We have to make people confident that they will get a good deal (value for money) from their pension savings. That means paying up on Government promises on savings incentives, it means banishing rip-off charging structures from legacy pensions and it means driving out the charlatans who steal people’s pensions for a living. These are the hygiene factors of good pension governance and pursuing good practice in the business as usual of pension saving is particularly important in troubled times like this.

The second great project for 2019 is the pensions dashboard project, one that is occupying our time over Christmas as we prepare our consultation responses. Getting the dashboard architecture right is critically important, we’ve been close to giving people the information they need to see their pensions in one place before. It was 15 years ago that the “combined pension forecast” was first promoted.

If we are to get people to save money into pension savings plans, we need to give them help in bringing all the pots together – visible in one place – together with the promise of state and occupational pensions (including CDC).

I see the promise of proper information as critical to restoring confidence in pension savings. With ordinary people seeing their pension contributions increasing in a couple of months to 5% of band earnings, it’s crucial not just that we get issues like the net-pay anomaly sorted , but that we give people proper information about how their pensions have done.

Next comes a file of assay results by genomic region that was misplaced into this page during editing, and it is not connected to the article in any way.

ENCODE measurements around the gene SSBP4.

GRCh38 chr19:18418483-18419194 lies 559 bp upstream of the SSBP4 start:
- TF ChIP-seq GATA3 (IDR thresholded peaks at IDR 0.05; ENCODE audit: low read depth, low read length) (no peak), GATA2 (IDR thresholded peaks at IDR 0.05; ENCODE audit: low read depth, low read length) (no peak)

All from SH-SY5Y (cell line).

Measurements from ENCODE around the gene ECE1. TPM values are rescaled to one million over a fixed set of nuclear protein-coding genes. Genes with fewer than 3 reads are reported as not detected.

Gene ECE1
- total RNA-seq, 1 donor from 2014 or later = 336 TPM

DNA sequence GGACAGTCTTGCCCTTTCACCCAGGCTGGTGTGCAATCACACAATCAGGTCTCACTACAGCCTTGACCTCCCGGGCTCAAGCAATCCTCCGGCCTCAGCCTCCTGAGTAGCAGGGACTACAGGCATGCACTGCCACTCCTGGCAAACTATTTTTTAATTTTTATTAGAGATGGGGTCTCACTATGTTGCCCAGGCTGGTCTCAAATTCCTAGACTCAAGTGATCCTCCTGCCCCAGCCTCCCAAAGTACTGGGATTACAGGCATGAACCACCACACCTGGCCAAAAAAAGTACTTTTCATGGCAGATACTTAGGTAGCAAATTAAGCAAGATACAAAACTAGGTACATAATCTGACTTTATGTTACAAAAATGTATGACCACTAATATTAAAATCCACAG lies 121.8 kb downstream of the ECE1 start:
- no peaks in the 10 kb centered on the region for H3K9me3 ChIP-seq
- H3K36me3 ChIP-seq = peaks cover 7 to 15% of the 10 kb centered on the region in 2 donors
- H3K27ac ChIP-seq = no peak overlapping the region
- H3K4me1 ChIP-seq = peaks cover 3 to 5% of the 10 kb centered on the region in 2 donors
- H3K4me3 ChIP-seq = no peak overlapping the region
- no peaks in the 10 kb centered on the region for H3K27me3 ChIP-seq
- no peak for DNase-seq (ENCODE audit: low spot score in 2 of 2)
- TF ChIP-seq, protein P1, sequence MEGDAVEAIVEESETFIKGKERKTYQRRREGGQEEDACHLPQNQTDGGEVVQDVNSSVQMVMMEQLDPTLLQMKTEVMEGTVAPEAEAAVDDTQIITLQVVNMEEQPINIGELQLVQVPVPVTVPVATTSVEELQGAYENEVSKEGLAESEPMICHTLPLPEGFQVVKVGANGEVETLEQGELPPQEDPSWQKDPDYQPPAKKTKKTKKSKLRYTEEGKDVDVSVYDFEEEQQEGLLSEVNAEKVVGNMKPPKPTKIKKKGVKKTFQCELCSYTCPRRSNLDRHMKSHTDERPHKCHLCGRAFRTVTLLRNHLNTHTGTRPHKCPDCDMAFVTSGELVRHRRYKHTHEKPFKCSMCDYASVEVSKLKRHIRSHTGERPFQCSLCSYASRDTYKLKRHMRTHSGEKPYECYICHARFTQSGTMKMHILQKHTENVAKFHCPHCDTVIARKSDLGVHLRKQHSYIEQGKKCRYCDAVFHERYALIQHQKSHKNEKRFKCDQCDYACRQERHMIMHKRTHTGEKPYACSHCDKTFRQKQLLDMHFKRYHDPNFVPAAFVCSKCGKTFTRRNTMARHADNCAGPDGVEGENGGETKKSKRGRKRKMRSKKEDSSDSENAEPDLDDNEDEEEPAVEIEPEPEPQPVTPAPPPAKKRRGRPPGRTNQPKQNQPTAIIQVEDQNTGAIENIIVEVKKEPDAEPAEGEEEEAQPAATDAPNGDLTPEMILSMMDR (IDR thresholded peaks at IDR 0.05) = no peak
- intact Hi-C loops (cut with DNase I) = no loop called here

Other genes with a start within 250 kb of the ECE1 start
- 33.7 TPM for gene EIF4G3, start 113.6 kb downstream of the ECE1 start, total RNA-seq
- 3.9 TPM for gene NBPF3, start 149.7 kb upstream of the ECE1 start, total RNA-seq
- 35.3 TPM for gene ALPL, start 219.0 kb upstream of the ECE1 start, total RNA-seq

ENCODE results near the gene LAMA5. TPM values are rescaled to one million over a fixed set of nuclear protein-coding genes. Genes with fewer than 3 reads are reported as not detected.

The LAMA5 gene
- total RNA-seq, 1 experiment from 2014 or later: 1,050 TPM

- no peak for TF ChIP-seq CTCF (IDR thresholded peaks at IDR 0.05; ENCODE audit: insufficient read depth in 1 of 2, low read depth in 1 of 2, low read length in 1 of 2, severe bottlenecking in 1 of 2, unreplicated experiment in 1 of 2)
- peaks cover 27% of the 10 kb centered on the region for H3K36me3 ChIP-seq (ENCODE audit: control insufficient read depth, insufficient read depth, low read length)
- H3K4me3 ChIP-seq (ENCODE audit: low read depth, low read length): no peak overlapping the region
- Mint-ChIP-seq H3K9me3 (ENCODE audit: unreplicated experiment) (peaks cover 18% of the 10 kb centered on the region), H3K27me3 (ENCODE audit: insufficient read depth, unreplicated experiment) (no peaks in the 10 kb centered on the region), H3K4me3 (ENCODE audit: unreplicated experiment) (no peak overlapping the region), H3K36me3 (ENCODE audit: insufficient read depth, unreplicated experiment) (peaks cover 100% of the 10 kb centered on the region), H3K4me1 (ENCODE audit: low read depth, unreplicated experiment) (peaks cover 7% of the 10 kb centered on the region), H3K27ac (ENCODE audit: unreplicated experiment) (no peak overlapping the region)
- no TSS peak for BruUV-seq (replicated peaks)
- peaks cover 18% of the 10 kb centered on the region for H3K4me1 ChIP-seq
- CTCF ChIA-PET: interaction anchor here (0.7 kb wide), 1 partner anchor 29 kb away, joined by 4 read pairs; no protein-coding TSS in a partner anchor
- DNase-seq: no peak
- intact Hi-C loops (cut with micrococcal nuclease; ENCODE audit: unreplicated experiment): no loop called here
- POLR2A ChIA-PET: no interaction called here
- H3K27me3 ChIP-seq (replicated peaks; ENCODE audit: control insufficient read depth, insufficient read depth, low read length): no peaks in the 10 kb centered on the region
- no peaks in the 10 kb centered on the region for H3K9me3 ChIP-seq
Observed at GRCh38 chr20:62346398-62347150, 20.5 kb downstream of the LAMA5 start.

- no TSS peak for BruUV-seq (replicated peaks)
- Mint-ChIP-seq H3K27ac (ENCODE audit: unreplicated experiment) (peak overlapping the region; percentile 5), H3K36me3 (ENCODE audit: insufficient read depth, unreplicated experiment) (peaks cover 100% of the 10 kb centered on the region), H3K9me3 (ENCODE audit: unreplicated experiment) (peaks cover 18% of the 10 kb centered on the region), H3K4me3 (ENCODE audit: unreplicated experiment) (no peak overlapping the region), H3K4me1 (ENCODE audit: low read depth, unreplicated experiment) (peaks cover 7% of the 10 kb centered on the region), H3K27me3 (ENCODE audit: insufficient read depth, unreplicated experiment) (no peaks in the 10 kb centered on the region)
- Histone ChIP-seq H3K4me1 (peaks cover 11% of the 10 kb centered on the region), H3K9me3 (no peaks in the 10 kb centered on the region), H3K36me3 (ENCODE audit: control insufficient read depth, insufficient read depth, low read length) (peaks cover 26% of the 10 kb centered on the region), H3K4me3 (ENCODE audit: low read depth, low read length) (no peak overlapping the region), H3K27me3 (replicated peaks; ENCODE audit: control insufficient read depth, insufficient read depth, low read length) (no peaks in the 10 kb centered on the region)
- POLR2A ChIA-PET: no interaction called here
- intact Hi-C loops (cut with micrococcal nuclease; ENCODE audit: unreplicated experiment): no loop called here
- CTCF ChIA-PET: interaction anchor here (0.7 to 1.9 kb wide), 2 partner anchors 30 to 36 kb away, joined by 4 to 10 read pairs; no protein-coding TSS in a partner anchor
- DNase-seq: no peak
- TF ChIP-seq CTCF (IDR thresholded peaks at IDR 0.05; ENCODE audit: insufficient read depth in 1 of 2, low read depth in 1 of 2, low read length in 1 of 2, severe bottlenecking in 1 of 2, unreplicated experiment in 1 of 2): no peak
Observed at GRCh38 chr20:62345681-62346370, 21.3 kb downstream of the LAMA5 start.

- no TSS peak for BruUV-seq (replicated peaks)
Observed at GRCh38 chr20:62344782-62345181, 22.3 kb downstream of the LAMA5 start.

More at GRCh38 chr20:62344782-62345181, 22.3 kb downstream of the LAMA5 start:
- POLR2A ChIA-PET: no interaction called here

Remembering the basics

Let’s return to Kevin’s brilliant tweet

Somewhere along the line we seem to be forgetting the basics – CDC delivers a pension benefit in the form members want and need – without complex decision making on their part

Let’s use 2019 to make CDC legislation happen, to get auto-enrolment up to full speed and have a pensions dashboard in production within the Single Financial Guidance Body.

This happens to be the agenda for a Pensions Bill we hope to see announced in the Queen’s Speech. We can all do our bit to help these things happen by remembering what we are about.

The people who read this blog either work in pensions or are fascinated by them. We have a professional interest or are enthusiastic amateurs. Most people consider our professions with distrust and bemusement. It is within our grasp to change things. 2019 can change things.

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About henry tapper

Founder of the Pension PlayPen, Director of First Actuarial, partner of Stella, father of Olly . I am the Pension Plowman
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2 Responses to A happy 2019 to everyone!

  1. Robert says:

    With DC, your beneficiaries receive your pension upon death. If CDC legislation happens will it provide the same death benefit?

  2. Peter C says:

    I’m sorry, guys – I still see this as Harry Potter pensions.
    I class it with banks selling interest rate hedging (which wrecked thousands of businesses, and the economy), and the original pension freedoms promoted under Margaret Thatcher (comment at will).
    At best, it’s a buzz phrase that consultants use to get the in the door. However, once in, you have to spin it up to earn a fee.
    Tell me – anyone – the terms on which you would switch YOUR OWN pension into CDC, please.